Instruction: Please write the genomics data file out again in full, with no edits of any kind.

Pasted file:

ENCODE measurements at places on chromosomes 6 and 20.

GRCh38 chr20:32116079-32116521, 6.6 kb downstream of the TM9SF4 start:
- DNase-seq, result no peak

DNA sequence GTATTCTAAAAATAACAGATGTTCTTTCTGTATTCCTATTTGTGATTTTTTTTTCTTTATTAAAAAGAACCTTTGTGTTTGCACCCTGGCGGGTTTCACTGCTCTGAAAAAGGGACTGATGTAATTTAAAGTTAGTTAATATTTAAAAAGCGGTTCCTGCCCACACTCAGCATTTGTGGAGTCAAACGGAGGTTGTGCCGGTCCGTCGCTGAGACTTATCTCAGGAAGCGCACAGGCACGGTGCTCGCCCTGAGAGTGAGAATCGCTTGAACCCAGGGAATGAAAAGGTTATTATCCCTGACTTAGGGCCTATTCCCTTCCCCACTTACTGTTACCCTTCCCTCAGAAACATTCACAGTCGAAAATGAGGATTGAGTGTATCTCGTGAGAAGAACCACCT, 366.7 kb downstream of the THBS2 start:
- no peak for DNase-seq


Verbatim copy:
ENCODE measurements at places on chromosomes 6 and 20.

GRCh38 chr20:32116079-32116521, 6.6 kb downstream of the TM9SF4 start:
- DNase-seq, result no peak

DNA sequence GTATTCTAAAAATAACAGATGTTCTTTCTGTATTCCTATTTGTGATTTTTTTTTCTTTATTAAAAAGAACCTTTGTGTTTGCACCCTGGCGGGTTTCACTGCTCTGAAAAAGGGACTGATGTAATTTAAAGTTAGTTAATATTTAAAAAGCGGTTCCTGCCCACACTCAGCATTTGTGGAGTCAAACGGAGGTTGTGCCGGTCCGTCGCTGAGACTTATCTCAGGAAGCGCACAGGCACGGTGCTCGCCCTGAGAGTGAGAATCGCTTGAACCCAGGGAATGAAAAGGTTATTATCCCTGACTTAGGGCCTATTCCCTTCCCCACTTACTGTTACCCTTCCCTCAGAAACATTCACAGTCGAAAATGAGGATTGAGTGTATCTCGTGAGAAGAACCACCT, 366.7 kb downstream of the THBS2 start:
- no peak for DNase-seq